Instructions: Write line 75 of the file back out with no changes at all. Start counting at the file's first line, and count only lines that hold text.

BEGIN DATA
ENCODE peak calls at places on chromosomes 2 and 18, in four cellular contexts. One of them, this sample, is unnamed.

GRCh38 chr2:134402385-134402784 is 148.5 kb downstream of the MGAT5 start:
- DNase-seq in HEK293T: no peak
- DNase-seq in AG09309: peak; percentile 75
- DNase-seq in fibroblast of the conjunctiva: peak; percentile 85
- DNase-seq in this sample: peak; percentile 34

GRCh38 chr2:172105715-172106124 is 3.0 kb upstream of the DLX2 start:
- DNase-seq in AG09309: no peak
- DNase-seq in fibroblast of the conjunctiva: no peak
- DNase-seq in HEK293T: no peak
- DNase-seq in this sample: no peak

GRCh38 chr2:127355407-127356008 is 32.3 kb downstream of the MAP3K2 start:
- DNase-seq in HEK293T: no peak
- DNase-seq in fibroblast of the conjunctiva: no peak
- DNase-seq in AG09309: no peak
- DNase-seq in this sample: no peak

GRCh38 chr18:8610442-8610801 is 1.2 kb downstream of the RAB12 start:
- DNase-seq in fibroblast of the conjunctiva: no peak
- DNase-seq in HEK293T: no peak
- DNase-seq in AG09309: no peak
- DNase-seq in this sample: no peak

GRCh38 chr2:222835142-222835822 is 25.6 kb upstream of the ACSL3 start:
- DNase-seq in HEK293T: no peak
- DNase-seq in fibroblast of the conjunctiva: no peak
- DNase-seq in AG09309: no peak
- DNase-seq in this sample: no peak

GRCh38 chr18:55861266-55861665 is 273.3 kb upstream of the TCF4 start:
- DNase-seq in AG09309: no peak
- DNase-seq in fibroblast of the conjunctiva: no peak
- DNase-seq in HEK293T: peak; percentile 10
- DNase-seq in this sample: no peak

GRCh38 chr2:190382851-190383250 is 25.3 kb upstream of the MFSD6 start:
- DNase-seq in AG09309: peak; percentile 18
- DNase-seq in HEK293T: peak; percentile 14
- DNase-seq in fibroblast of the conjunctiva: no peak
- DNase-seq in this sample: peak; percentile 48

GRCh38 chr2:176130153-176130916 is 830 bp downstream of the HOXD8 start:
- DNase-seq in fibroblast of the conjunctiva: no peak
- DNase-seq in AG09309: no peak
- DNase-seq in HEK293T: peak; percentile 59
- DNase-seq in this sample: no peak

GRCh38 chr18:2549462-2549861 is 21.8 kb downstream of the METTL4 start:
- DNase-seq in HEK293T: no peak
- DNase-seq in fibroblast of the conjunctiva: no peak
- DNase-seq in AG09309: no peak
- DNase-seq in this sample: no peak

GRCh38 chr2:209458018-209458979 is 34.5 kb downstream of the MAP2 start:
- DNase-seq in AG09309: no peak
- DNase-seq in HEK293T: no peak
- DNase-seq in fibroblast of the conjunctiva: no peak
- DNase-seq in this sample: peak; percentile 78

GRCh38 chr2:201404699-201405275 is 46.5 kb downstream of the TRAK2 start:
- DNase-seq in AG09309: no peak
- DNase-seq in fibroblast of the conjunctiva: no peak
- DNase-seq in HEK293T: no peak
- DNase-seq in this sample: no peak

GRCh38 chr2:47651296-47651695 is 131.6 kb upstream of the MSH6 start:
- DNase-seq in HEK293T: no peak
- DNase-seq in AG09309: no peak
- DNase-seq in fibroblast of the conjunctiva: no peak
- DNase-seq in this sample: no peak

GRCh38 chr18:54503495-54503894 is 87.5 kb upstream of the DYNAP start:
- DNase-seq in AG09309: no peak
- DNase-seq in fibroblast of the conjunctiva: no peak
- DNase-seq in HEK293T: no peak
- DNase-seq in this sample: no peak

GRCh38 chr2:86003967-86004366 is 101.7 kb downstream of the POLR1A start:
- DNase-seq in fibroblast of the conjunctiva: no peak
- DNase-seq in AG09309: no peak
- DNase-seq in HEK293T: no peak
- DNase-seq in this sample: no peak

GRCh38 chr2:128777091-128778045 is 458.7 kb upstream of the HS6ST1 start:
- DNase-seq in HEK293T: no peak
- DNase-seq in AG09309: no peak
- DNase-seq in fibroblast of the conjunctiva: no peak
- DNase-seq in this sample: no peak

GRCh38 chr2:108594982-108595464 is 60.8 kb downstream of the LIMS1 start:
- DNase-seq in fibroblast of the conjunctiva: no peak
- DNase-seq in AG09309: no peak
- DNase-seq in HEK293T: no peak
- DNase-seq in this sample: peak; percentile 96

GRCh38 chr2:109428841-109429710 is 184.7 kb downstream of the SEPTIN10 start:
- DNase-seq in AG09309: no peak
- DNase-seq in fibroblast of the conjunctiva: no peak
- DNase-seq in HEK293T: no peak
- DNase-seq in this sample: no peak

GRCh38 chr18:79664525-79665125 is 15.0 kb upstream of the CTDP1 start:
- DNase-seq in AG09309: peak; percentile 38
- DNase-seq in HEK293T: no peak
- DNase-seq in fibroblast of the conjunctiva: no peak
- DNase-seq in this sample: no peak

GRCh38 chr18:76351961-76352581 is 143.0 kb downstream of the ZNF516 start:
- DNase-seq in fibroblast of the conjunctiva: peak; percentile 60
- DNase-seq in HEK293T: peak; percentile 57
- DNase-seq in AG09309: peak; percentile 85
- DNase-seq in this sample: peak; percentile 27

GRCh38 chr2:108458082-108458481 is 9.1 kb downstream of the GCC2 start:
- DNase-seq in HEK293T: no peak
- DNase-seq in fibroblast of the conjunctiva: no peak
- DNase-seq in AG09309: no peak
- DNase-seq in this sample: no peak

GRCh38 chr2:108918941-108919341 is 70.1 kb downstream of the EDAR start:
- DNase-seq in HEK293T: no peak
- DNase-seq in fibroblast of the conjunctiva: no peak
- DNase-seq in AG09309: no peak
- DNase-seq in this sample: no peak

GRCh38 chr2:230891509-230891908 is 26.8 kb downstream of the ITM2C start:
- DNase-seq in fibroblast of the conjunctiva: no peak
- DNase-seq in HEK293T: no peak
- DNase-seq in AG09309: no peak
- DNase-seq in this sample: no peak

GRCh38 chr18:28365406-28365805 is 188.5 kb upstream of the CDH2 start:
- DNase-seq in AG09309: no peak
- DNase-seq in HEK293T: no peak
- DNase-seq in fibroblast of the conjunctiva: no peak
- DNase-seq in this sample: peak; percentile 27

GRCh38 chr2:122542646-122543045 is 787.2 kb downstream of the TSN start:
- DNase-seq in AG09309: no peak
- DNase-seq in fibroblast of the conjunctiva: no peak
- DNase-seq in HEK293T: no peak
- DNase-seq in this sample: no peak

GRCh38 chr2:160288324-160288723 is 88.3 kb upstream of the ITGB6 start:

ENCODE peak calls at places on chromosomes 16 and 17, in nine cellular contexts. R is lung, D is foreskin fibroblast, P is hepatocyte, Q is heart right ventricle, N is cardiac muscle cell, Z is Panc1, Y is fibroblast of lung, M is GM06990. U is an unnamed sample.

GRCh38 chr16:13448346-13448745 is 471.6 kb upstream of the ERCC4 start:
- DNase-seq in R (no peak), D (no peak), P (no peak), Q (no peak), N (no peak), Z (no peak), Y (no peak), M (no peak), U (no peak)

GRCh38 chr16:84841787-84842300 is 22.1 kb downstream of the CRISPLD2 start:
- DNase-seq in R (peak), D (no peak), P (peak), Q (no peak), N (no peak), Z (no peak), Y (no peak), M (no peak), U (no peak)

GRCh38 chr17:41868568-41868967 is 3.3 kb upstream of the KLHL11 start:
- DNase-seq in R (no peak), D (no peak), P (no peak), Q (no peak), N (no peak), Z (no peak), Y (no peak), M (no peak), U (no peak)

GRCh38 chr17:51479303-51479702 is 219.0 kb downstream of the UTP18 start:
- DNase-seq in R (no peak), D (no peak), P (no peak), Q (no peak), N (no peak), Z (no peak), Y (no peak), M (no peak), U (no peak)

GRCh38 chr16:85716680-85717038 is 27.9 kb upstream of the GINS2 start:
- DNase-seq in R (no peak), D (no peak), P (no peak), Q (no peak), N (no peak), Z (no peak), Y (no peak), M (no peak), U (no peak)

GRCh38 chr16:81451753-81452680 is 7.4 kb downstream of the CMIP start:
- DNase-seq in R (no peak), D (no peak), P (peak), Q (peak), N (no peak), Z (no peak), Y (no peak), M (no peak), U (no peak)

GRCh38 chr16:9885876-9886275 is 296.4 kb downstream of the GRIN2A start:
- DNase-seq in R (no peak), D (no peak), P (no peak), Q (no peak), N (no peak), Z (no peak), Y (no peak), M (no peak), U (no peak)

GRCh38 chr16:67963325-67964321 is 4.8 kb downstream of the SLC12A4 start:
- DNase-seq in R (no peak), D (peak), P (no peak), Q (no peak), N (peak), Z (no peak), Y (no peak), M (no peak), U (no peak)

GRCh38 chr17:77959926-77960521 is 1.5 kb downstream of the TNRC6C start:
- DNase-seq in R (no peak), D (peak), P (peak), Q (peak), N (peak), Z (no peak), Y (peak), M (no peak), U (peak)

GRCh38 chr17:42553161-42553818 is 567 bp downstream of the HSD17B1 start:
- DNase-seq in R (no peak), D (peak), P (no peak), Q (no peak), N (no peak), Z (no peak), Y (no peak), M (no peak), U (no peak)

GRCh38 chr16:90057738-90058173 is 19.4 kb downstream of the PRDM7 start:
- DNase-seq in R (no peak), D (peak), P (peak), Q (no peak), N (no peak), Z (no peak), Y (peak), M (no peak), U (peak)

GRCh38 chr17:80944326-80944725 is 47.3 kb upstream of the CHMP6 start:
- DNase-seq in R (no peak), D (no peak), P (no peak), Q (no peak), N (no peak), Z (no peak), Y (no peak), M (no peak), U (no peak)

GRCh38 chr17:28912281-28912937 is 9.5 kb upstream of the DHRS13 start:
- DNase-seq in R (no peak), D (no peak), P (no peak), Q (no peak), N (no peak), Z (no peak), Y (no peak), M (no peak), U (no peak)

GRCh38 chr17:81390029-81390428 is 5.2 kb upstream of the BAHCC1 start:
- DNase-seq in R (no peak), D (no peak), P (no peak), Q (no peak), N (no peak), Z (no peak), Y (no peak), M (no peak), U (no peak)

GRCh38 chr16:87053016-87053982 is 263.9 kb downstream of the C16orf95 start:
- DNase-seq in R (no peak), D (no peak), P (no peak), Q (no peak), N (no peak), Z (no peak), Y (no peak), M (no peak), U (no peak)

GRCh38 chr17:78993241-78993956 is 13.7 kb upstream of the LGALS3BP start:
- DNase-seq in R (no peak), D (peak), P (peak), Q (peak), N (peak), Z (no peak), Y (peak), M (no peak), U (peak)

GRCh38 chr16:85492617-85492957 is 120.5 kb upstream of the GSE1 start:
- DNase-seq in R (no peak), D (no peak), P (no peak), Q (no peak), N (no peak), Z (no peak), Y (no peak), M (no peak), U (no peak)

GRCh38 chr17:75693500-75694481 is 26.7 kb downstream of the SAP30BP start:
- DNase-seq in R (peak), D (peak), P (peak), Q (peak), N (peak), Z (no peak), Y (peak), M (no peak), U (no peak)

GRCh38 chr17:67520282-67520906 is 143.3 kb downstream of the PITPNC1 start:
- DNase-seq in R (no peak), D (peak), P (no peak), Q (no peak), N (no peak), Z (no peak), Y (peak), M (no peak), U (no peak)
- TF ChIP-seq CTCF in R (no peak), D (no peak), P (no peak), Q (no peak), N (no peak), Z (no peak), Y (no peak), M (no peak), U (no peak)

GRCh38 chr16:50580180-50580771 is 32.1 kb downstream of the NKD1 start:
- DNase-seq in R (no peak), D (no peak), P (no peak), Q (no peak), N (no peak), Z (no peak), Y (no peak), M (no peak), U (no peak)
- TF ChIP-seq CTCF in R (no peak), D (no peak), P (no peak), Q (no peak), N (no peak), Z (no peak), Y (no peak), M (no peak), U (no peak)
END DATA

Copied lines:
- DNase-seq in fibroblast of the conjunctiva: no peak